The idea of a positive national brand is important – for tourism, investment and growth, as well as national pride and morale. We seem to be ready to change some of the negative narratives on the country. Only time will tell how successful we will be in this. However, it is a good time to take a look at what matters and what doesn’t when it comes to forming this new narrative.
A well-known social commentator explains why the general prickliness we display when our culture and image are under attack, may not help. But if we are trying to break through the cycle of dark reporting on social problems, there are plenty of positive stories and unsung heroes out there. One of our writers describes a few of these in her article. We also break Brand India down to its constituent pieces in order to understand it better. Lastly, we invited some young writers to tell us what a new and better India means to them. Collectively, their outlook is a refreshing change from the cynicism that often accompanies such discussions.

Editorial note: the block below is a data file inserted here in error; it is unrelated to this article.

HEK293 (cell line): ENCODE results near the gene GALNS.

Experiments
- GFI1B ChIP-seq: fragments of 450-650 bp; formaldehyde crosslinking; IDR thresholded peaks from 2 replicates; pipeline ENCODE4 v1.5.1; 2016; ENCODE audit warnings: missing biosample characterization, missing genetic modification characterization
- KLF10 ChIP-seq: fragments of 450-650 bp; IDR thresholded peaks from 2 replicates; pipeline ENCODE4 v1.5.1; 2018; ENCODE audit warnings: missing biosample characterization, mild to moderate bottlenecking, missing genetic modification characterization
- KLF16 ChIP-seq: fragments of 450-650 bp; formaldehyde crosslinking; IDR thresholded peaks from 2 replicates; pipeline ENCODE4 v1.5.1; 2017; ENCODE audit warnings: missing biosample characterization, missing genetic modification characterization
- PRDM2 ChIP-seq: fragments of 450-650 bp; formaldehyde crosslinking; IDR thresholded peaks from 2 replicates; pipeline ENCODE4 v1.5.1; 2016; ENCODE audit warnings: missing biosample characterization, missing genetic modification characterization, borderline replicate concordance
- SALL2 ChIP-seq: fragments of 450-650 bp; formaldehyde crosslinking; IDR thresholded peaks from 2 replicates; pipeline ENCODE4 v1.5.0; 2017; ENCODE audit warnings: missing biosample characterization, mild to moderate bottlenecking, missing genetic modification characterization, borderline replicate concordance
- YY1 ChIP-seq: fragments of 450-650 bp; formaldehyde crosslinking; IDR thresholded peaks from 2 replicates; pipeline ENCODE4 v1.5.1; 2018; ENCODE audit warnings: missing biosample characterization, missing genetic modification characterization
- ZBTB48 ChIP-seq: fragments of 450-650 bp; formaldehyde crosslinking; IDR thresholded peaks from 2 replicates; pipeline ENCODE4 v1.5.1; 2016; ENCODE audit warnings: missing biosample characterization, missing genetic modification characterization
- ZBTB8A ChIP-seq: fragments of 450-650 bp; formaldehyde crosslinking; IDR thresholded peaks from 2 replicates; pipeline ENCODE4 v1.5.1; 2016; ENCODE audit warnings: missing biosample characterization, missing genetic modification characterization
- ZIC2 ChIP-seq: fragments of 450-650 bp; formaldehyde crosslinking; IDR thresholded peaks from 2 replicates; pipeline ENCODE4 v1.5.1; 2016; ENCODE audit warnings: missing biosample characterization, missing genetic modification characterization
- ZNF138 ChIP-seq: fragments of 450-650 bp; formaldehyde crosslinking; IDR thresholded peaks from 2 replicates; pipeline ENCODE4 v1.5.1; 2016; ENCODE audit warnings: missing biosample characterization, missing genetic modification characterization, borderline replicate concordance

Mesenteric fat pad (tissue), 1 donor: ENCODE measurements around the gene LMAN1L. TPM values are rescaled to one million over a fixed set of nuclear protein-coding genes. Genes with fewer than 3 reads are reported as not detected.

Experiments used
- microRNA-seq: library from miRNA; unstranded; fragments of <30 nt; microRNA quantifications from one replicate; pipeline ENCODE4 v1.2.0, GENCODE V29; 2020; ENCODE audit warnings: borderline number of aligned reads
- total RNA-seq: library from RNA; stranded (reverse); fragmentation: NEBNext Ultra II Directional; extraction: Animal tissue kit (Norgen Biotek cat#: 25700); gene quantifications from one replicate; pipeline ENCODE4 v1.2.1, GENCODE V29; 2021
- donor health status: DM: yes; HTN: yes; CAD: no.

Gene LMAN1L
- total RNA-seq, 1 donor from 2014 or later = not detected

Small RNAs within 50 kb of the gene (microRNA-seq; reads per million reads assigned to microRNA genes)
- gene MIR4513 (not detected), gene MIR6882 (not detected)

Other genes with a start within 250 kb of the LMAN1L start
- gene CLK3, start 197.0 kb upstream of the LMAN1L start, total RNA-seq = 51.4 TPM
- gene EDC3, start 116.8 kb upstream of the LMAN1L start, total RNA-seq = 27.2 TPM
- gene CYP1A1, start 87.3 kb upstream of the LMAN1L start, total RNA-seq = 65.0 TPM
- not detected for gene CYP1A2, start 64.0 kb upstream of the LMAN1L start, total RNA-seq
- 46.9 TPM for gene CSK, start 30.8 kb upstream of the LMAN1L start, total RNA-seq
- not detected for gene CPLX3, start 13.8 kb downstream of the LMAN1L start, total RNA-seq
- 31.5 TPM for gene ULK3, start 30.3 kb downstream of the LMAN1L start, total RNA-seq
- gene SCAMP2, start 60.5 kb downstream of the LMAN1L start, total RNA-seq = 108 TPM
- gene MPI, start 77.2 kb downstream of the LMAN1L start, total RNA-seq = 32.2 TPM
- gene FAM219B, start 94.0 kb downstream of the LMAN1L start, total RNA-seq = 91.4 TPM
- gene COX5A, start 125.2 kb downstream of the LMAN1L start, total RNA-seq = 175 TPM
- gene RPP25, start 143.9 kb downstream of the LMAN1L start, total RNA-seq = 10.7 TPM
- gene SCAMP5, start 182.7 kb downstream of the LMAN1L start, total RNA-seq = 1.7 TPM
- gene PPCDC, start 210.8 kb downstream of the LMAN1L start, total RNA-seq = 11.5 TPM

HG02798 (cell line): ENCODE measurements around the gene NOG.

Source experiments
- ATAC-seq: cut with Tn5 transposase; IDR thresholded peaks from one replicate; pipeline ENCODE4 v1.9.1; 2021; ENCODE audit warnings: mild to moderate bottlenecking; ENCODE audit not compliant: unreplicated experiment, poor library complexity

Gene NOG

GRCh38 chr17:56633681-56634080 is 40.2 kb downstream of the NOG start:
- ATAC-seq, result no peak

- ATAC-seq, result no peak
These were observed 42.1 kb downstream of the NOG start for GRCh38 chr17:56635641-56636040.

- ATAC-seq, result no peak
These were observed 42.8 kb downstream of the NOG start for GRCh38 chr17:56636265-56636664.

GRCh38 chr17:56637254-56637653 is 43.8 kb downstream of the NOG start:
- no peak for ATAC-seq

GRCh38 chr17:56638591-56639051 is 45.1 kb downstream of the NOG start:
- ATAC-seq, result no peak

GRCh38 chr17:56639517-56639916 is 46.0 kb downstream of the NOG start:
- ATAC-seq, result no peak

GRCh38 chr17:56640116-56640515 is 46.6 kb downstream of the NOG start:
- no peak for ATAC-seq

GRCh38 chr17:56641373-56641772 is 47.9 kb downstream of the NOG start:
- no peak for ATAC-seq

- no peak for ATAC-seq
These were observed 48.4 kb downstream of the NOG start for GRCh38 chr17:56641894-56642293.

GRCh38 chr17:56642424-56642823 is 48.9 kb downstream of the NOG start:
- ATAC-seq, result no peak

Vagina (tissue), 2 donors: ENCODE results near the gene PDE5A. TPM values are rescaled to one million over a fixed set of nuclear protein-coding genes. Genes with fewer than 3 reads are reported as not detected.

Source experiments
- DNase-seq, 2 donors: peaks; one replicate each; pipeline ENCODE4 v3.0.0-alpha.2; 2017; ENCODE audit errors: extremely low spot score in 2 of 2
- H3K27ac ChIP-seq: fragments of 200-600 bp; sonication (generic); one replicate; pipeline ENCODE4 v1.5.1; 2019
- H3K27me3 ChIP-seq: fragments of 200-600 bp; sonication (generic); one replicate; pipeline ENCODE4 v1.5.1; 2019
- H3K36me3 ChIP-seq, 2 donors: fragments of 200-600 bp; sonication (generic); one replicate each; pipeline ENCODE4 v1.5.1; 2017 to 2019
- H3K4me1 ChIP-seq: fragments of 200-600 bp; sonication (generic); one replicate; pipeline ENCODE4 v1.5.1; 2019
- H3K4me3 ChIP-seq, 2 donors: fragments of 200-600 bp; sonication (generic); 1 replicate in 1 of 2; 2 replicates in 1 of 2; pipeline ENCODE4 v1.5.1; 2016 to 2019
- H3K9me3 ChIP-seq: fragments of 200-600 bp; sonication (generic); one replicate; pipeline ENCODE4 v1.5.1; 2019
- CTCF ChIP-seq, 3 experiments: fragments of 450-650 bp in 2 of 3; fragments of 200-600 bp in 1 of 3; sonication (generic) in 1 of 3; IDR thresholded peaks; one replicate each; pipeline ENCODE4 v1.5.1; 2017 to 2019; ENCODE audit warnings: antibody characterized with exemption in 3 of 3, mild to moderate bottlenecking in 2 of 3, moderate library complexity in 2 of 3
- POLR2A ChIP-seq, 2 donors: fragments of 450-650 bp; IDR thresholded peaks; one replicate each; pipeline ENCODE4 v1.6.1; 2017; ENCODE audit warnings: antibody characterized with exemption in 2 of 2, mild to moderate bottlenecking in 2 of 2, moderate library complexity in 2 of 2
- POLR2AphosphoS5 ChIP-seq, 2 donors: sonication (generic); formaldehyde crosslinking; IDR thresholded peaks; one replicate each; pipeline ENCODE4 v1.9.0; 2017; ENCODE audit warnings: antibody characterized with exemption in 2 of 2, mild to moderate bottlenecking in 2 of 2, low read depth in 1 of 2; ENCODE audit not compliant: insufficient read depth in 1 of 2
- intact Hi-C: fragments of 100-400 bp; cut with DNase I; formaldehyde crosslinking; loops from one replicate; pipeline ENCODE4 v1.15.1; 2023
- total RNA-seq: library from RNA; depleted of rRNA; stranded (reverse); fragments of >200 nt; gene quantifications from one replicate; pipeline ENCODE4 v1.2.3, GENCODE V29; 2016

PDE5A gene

In This Issue:
Why Brand India Doesn’t Need the Touchy Indian – Our prickliness in the face of anything that is perceived to be out of sync with the ideal India story may not be helping the country’s image.
A Few Good Men and Women – Stories of people and groups working to make a difference in the country shine through all the negativity and provide cause for hope and cheer.
An Ever Surprising Brand – India’s contradictions and contrasts make it a tough branding challenge to crack. But that is not necessarily a bad thing.
Generation Hope – We asked some young Indians where they see the biggest need for change or improvement in India. They responded with some clear and unjaded views.
Alterpoint – Making it into certain influential lists amounts to a marketing coup for brands. But making it is not easy.